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 Volume 11, Issue 90  | November 8, 2019


LAM’s Seventh Annual Art & Nature Festival celebrates nature-inspired art this weekend

Story by DIANNE RUSSELL

Photos by Mary Hurlbut

Executive Director of Laguna Art Museum (LAM) Malcolm Warner describes the Seventh Annual Art & Nature Festival as “a celebration of art inspired by nature,” and the four featured artists –Thomas Hunt, Laurie Brown, Mildred Bryant Brooks, and Yorgo Alexopoulos – each represent that theme in vastly different ways.

The festival is a multidisciplinary exploration of art’s many and various engagements with the natural world, and this journey continues all weekend through Sunday, Nov 10. For the first time in the event’s history, the commissioned work of art – this year by Yorgo Alexopoulos – will be inside the museum rather than outside and will be on view after Art & Nature weekend through January 5, 2020.

On Wednesday, members of the media had the unique opportunity to preview the artists’ works and view the multimedia installation by Alexopoulos –with the added treat of an explanation of the work provided by the artist himself.

LAM's Seventh Mildred

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Malcolm Warner explains “The Last Tree” etching by Mildred Bryant Brooks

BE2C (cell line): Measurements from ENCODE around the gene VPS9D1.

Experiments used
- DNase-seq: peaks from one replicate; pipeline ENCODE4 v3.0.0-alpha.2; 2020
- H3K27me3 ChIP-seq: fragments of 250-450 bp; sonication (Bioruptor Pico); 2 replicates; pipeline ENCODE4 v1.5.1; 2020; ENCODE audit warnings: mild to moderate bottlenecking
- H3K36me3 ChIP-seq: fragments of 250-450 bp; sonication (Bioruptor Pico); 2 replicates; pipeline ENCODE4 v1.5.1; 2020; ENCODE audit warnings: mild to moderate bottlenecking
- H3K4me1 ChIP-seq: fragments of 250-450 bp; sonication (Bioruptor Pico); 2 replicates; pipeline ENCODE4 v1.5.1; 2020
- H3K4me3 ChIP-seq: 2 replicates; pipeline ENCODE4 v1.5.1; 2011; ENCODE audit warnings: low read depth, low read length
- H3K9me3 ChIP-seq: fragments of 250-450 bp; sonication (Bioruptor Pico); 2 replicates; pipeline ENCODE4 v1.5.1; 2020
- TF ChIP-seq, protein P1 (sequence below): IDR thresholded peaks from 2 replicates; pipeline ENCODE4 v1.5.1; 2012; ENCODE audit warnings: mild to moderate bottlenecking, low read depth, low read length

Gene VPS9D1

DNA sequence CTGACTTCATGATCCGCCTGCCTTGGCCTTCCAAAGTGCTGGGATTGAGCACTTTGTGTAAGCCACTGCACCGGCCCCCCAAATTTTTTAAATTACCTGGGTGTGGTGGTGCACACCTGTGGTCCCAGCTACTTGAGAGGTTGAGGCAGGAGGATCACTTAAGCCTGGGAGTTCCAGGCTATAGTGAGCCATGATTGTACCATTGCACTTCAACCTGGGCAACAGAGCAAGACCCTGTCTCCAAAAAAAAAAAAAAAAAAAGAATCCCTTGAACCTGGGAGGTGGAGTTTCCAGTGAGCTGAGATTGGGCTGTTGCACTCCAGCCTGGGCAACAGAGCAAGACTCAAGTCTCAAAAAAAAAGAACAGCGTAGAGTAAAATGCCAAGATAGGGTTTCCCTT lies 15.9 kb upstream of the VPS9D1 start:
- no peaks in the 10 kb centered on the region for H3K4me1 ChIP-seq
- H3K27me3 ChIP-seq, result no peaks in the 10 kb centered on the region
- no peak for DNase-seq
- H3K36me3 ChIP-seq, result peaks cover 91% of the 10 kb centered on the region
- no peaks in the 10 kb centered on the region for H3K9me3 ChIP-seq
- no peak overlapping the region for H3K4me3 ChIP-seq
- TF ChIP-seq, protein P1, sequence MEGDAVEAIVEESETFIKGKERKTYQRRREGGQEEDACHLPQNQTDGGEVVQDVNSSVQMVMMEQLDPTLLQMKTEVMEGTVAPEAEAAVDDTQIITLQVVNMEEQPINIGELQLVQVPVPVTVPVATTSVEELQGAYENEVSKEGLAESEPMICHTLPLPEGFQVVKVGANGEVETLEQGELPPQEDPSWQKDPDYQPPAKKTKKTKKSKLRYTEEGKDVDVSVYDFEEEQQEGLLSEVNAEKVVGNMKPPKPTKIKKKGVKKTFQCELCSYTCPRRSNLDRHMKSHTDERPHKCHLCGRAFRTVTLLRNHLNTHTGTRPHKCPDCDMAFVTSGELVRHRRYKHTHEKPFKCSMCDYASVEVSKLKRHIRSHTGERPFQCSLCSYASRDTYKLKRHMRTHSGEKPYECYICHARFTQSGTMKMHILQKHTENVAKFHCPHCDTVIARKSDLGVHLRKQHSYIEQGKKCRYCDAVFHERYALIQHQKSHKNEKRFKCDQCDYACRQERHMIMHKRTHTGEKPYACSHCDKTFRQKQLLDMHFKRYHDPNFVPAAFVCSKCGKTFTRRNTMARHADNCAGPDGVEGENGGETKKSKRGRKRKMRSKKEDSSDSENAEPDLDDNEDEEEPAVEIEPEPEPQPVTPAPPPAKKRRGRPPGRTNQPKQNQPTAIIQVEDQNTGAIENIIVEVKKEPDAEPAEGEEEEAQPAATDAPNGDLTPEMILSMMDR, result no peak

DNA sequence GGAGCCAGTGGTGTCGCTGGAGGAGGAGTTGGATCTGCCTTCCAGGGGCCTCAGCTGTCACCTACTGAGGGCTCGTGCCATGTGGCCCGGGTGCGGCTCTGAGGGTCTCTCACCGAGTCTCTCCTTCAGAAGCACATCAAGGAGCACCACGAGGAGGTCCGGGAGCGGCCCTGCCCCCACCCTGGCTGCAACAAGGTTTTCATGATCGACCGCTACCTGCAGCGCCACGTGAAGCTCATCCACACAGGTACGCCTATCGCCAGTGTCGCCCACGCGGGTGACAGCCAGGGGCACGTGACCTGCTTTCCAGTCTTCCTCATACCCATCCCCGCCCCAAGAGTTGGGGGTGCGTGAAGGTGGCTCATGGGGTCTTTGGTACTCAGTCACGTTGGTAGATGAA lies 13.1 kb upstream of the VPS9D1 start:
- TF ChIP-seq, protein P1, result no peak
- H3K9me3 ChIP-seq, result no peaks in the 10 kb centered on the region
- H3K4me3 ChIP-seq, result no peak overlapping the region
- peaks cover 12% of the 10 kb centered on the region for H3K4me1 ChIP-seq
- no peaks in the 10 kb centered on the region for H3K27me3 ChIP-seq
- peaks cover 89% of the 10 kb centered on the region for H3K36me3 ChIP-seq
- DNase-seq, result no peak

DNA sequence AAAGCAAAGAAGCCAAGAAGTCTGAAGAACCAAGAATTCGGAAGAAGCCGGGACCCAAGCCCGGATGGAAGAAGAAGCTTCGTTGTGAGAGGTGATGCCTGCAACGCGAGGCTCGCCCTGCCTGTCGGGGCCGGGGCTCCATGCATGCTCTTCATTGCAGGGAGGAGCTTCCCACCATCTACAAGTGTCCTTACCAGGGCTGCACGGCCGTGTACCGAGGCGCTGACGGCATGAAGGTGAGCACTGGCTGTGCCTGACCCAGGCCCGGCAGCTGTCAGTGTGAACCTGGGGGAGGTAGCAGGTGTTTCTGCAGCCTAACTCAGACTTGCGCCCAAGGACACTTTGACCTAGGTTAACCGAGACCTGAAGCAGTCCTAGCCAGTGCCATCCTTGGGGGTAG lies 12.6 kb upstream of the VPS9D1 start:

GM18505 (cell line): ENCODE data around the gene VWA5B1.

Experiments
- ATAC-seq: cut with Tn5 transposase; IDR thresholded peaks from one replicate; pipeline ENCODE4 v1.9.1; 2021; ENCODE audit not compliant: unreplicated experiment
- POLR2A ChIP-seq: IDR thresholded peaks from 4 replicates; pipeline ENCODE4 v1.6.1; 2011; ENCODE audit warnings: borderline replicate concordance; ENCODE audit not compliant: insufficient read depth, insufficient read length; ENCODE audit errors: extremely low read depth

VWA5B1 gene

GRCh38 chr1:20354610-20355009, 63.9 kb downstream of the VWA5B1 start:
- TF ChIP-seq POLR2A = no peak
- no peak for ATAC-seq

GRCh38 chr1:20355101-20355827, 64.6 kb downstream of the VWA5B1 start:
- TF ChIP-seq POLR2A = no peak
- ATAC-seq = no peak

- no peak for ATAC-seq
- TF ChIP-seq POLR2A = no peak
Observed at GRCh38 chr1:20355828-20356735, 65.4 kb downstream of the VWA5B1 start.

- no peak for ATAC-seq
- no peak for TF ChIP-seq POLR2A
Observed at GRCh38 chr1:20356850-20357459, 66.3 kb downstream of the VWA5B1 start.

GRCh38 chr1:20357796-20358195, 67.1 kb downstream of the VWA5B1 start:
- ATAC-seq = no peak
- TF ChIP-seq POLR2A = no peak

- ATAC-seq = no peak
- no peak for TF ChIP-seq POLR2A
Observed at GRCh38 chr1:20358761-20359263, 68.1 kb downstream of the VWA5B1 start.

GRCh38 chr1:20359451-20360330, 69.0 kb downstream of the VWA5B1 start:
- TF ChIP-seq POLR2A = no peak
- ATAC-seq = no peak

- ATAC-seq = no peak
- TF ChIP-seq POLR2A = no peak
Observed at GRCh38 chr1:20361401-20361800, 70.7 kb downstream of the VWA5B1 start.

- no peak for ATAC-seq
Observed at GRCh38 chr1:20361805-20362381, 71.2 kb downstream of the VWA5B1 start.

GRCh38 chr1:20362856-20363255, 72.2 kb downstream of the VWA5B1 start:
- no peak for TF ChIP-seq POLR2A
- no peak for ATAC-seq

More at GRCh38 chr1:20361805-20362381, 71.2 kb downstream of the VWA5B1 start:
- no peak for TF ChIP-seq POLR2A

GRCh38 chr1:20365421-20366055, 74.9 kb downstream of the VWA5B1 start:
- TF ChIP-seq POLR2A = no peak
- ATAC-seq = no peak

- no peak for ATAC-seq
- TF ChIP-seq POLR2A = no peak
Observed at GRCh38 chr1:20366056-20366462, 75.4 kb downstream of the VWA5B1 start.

The works of Hunt, Brown, and Brooks have been on exhibit at LAM since October 13, and each artist has a unique approach to the issue of landscape and environment.

A preservationist, Mildred Bryant Brooks is known for her landscape etchings, many of which depict trees – such as her piece The Last Tree. 44 of her etchings from the 1930s and 1940s are on display.

Warner says, “She often portrayed nature under threat and the danger of it being undermined by development, as represented by the oil derricks in her work Black Mirror.”

Thomas Hunt is best known for his colorful coastal scenes. His exhibit Thomas Hunt: California Modernist features 50 paintings characterized by his distinctive style, which involves broad brushwork and the bold effect of light and reflection. Hunt was an active member of the LB Art Association. 

LAM's Seventh Thomas

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Thomas Hunt is known for his colorful coastal scenes

Displayed in the museum’s beautifully renovated basement, photographer Laurie Brown’s work depicts mankind’s relationship to the landscape in less comfortable ways, “dwelling in the zones that form a no-man’s land between the man-made and the natural.” Periphery #11, Crystal Cove, Newport Coast, 1995 shows the patterns left by bulldozers on the hillside during the development of Newport Coast.